- The Washington Times - Saturday, June 15, 2002

The exhibition "Sacred Sites: Silk Road Photographs by Kenro Izu" at the Arthur M. Sackler Gallery serves as prelude to the Silk Road exhibits, events and performances of the 2002 Smithsonian Folklife Festival, which opens June 26.
"The Silk Road: Connecting Cultures, Creating Trust" celebration on the Mall will be the first folklife festival in the Smithsonian's history to concentrate on one theme.
Mr. Izu, a 53-year-old Japanese-born New Yorker, is perhaps best known for his photographs of the ancient Buddhist temples at Angkor, Cambodia, and his still-life images of nudes and decaying flowers. The photographer sought to capture the Silk Road's spirituality and succeeded magnificently in this exhibition of mystical photos, which opened earlier this month.
Traders and holy men for thousands of years traveled the "road," a loose gathering of small routes joining China, India and the Mediterranean over Central Asia's rough deserts and mountains.
The photographer concentrated on holy sites along the Silk Road, mainly in western China; Ladakh, India; Mustang, Nepal; and the Tibetan plateau. He believes the sites have a spiritual resonance created by travelers worshipping there through the years. What's more, he focuses on the rocks and sand that have pushed up through the earth to create an almost moonscape effect.
"People always ask me why I am photographing stone monuments. The important thing is the spirituality of these monuments. The atmosphere, the air surrounding the monument, is what I am really interested in," he says in the introductory exhibit label.
One example is his dramatically moving photo of the Lamayuru Monastery in Ladakh. Mr. Izu and his guide reached the mountain road above the monastery one morning in 1999. He began the lengthy process of taking the picture, first by unloading his equipment and then setting up his large-format camera.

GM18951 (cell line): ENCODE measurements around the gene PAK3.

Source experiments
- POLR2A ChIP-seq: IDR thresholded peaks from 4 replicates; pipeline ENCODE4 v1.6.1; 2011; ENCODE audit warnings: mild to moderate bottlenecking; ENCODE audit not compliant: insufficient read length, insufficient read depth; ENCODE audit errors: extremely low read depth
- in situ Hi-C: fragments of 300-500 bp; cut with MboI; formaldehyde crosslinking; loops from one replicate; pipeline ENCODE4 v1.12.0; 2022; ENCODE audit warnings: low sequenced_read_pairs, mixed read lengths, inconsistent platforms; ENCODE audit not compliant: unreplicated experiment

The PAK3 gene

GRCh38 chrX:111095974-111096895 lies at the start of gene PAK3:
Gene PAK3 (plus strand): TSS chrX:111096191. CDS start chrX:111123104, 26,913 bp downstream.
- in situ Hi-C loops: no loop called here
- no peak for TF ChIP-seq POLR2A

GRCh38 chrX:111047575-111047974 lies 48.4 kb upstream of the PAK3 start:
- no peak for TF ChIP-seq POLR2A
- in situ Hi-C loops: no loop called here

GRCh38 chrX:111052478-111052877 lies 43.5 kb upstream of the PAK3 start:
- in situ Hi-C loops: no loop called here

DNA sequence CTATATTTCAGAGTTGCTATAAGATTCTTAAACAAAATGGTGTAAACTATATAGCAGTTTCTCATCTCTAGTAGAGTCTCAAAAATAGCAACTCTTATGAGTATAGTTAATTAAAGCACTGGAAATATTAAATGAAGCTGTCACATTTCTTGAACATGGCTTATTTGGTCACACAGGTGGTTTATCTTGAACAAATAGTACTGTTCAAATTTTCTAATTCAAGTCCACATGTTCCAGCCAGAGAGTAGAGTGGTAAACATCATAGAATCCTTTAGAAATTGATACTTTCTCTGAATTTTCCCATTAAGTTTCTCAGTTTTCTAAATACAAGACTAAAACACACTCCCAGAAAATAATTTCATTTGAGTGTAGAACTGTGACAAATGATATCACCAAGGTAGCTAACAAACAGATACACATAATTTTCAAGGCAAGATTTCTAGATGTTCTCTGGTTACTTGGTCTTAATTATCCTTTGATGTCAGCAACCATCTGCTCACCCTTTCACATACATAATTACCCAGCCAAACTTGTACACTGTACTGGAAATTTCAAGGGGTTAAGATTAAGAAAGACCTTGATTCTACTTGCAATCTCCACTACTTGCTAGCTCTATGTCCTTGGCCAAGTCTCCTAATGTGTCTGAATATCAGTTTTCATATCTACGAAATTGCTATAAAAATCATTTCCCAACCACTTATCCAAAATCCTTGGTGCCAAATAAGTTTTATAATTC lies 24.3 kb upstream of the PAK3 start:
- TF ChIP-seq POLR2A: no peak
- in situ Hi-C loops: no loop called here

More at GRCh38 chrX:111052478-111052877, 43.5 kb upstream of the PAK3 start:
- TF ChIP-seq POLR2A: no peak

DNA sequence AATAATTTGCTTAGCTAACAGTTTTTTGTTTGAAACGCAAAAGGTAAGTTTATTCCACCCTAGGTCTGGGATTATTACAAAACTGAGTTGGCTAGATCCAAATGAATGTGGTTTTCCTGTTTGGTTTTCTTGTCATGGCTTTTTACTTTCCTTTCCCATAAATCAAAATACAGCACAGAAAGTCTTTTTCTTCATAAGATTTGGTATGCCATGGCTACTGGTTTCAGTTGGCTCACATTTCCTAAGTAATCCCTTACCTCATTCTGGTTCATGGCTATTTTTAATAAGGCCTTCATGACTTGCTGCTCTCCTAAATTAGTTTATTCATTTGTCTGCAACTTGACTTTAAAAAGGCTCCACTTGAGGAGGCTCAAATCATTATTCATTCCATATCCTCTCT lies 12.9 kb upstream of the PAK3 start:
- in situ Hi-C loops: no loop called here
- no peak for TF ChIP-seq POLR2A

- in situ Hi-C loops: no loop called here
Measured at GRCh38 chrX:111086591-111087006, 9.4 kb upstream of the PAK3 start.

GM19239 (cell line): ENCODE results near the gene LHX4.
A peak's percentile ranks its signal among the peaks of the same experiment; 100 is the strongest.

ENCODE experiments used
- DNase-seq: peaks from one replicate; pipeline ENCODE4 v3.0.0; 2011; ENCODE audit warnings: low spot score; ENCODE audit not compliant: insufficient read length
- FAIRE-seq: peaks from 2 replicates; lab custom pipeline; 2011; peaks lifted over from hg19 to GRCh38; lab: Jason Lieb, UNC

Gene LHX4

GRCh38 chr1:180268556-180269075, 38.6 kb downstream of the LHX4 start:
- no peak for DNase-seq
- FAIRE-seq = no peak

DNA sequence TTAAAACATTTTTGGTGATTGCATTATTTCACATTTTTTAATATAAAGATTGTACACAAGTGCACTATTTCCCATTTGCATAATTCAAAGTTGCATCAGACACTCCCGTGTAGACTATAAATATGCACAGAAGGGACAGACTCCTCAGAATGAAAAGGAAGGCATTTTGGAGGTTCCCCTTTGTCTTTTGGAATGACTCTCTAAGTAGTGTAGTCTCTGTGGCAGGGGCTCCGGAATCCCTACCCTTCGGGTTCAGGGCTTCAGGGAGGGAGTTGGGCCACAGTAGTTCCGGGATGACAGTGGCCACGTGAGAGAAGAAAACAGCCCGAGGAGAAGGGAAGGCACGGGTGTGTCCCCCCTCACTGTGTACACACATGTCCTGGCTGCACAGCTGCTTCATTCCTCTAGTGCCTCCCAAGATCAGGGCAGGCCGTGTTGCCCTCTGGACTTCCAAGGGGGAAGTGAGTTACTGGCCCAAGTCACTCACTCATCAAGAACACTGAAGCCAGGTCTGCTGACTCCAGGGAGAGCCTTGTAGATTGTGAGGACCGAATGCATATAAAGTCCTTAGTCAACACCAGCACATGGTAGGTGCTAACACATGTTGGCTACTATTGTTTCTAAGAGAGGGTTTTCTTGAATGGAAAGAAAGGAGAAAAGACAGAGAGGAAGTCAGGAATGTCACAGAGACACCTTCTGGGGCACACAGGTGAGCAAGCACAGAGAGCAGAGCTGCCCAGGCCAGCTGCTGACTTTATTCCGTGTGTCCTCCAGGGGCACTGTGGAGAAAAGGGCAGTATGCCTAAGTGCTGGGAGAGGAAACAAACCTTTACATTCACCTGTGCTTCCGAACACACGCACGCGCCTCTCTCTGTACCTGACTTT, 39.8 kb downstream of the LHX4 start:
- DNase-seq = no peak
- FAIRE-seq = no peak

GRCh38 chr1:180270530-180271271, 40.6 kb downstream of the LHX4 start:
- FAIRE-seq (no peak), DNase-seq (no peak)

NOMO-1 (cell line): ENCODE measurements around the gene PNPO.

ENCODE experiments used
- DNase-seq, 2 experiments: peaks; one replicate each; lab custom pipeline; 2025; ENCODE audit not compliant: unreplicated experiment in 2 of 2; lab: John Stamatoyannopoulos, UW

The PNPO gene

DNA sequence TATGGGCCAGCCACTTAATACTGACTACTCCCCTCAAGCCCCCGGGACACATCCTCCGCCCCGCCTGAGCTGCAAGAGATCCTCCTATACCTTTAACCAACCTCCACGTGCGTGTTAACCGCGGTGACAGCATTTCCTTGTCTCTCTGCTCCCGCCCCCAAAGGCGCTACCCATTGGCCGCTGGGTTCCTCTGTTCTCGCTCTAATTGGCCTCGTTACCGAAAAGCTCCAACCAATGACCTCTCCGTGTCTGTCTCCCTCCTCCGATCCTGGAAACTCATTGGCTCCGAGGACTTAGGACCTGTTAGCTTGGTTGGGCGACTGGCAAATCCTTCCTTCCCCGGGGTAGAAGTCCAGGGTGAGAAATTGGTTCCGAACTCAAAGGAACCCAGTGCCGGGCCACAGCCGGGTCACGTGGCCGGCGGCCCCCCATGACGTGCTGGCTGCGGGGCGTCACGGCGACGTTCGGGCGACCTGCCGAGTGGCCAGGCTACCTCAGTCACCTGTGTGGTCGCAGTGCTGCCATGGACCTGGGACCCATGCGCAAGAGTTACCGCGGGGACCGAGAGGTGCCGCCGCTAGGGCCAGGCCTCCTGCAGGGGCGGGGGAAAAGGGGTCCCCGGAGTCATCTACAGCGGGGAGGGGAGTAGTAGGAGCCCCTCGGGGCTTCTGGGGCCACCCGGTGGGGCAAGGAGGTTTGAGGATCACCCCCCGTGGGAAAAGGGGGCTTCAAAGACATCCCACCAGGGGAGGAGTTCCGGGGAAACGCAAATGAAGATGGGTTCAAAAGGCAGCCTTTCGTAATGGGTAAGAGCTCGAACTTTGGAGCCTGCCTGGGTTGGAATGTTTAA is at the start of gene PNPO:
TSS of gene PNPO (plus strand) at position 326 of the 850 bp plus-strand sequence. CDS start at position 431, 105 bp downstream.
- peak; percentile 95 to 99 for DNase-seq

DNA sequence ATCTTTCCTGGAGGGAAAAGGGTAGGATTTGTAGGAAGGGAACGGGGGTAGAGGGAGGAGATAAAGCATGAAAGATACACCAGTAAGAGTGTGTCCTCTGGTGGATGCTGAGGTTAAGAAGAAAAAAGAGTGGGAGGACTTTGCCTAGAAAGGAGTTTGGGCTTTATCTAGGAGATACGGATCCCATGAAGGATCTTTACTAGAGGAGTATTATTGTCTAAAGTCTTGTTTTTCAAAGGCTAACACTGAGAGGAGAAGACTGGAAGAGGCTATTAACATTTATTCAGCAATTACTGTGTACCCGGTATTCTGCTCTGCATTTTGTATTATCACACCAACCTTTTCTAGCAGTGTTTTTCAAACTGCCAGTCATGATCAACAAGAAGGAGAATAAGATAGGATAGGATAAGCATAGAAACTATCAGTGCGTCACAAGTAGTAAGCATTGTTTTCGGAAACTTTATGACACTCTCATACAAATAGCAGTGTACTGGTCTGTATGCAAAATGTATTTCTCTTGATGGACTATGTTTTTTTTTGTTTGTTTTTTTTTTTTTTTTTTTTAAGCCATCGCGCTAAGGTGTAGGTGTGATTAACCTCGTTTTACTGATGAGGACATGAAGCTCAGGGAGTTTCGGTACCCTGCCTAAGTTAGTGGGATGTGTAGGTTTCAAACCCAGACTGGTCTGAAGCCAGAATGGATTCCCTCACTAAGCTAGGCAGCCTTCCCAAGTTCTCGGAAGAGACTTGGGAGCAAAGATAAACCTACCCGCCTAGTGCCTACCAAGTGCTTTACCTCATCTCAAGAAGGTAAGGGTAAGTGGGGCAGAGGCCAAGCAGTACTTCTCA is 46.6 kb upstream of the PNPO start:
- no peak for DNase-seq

The photographer patiently waited for what he considered the right moment. Just before sundown, a shaft of light from the setting sun pierced the monastery's tightly clustered buildings. The blackness of the mountain behind them and aridness of the far hills give this a heaven-and-hell feeling.
The image "Mount Kailash, Tibet," the Himalayan snow-covered peak worshipped by Buddhists, Hindus and Jains, also is unforgettable. To photograph the remote peak, Mr. Izu journeyed for six days in a Jeep along rough roads. When he arrived at the pilgrimage road that encircles the mountain's base, he hired porters and rode on horses, donkeys and yaks.
Mr. Izu set up his equipment before dawn on the freezing morning of the third day. The water in his canteen had frozen, and a savage wind was whipping snow that had fallen. When day broke, sunlight fell on the peak and showed the snow blowing about its top.
With his large-format camera, he was able to take one of his long exposures while sunlight created a halolike light around the peak. He also utilized a tonal range of glistening light to capture the radiance of Kailash and the eerie, darkened foreground. Worshippers had placed markers to commemorate their visit.
Mr. Izu took the image on his second, most recent trip to Tibet in 2000. He says in the catalog that it best sums up the heart of his pursuit, that of experiencing with all the senses the essence of these sacred sites.
The photographer addresses the transiency of life and impermanence of other things in photos such as "Tholing Monastery, Tibet" and "Dunhuang Caves, China." The rough pebbles, sand and huge boulders of Tholing set in the arid landscape of western Tibet echo his words on the introductory exhibit label: "Stone is the closest to something that lasts an eternity. But sometimes the border between the sand and the stone is vague. When I saw this, I thought stone is not forever. Everything eventually goes back to the soil."
He commissioned the world's largest portable view camera in 1993. The 14-inch-by-20-inch negatives are perfect for his working with rich details and subtle gradations of tones. He feels the camera is necessary for capturing the myriad gray tones of the rocky sites he photographs.
The Sackler, part of the Smithsonian Institution, plans two other Silk Road-related exhibits. "The Adventures of Hamza" is set for June 26 through Sept. 29, and "The Cave as Canvas: Hidden Images of Worship Along the Silk Road" can be seen now through July 7.

WHAT: "Sacred Sites: Silk Road Photographs by Kenro Izu"
WHERE: Arthur M. Sackler Gallery, 1050 Independence Ave. SW
WHEN: 10 a.m. to 5:30 p.m. daily, through Jan. 5, 2003
TICKETS: Free
PHONE: 202/357-2700


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